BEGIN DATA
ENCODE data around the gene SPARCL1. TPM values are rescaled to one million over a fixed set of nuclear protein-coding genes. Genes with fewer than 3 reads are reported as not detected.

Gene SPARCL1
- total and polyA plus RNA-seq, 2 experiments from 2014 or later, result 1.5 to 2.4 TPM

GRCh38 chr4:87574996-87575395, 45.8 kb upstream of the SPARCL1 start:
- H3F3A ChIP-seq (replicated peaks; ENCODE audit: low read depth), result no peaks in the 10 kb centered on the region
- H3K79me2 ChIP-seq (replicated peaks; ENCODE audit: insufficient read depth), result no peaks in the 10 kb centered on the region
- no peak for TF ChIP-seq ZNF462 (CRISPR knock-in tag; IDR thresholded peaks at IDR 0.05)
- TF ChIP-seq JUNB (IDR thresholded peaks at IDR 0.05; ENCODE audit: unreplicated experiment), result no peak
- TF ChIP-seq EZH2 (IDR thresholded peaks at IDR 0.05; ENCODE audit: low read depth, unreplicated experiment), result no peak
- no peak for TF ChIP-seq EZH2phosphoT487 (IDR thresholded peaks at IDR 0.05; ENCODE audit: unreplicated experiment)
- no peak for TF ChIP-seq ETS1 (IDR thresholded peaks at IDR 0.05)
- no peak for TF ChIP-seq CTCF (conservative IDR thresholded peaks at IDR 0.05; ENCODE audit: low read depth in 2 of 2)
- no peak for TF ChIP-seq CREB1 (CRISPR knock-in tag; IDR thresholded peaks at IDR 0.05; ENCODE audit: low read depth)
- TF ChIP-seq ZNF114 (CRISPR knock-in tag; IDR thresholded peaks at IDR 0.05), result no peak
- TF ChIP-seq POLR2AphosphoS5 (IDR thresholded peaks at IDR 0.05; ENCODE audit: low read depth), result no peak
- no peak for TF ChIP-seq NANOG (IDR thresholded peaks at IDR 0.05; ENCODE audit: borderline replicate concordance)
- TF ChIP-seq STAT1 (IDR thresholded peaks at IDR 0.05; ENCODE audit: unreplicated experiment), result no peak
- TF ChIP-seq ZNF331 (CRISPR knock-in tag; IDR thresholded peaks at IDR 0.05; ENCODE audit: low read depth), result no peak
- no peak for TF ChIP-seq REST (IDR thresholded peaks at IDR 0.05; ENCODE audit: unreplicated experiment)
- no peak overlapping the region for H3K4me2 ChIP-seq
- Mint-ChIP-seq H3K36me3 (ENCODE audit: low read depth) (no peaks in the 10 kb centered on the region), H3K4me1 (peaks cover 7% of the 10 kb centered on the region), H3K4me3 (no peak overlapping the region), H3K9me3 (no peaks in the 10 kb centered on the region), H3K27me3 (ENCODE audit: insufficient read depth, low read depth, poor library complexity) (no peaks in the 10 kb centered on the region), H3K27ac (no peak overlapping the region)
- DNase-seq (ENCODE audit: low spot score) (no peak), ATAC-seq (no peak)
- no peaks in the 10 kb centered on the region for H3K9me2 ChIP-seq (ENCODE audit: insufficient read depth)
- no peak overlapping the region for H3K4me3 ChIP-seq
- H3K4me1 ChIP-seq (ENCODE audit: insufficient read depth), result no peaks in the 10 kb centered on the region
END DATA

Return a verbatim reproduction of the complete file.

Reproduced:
ENCODE data around the gene SPARCL1. TPM values are rescaled to one million over a fixed set of nuclear protein-coding genes. Genes with fewer than 3 reads are reported as not detected.

Gene SPARCL1
- total and polyA plus RNA-seq, 2 experiments from 2014 or later, result 1.5 to 2.4 TPM

GRCh38 chr4:87574996-87575395, 45.8 kb upstream of the SPARCL1 start:
- H3F3A ChIP-seq (replicated peaks; ENCODE audit: low read depth), result no peaks in the 10 kb centered on the region
- H3K79me2 ChIP-seq (replicated peaks; ENCODE audit: insufficient read depth), result no peaks in the 10 kb centered on the region
- no peak for TF ChIP-seq ZNF462 (CRISPR knock-in tag; IDR thresholded peaks at IDR 0.05)
- TF ChIP-seq JUNB (IDR thresholded peaks at IDR 0.05; ENCODE audit: unreplicated experiment), result no peak
- TF ChIP-seq EZH2 (IDR thresholded peaks at IDR 0.05; ENCODE audit: low read depth, unreplicated experiment), result no peak
- no peak for TF ChIP-seq EZH2phosphoT487 (IDR thresholded peaks at IDR 0.05; ENCODE audit: unreplicated experiment)
- no peak for TF ChIP-seq ETS1 (IDR thresholded peaks at IDR 0.05)
- no peak for TF ChIP-seq CTCF (conservative IDR thresholded peaks at IDR 0.05; ENCODE audit: low read depth in 2 of 2)
- no peak for TF ChIP-seq CREB1 (CRISPR knock-in tag; IDR thresholded peaks at IDR 0.05; ENCODE audit: low read depth)
- TF ChIP-seq ZNF114 (CRISPR knock-in tag; IDR thresholded peaks at IDR 0.05), result no peak
- TF ChIP-seq POLR2AphosphoS5 (IDR thresholded peaks at IDR 0.05; ENCODE audit: low read depth), result no peak
- no peak for TF ChIP-seq NANOG (IDR thresholded peaks at IDR 0.05; ENCODE audit: borderline replicate concordance)
- TF ChIP-seq STAT1 (IDR thresholded peaks at IDR 0.05; ENCODE audit: unreplicated experiment), result no peak
- TF ChIP-seq ZNF331 (CRISPR knock-in tag; IDR thresholded peaks at IDR 0.05; ENCODE audit: low read depth), result no peak
- no peak for TF ChIP-seq REST (IDR thresholded peaks at IDR 0.05; ENCODE audit: unreplicated experiment)
- no peak overlapping the region for H3K4me2 ChIP-seq
- Mint-ChIP-seq H3K36me3 (ENCODE audit: low read depth) (no peaks in the 10 kb centered on the region), H3K4me1 (peaks cover 7% of the 10 kb centered on the region), H3K4me3 (no peak overlapping the region), H3K9me3 (no peaks in the 10 kb centered on the region), H3K27me3 (ENCODE audit: insufficient read depth, low read depth, poor library complexity) (no peaks in the 10 kb centered on the region), H3K27ac (no peak overlapping the region)
- DNase-seq (ENCODE audit: low spot score) (no peak), ATAC-seq (no peak)
- no peaks in the 10 kb centered on the region for H3K9me2 ChIP-seq (ENCODE audit: insufficient read depth)
- no peak overlapping the region for H3K4me3 ChIP-seq
- H3K4me1 ChIP-seq (ENCODE audit: insufficient read depth), result no peaks in the 10 kb centered on the region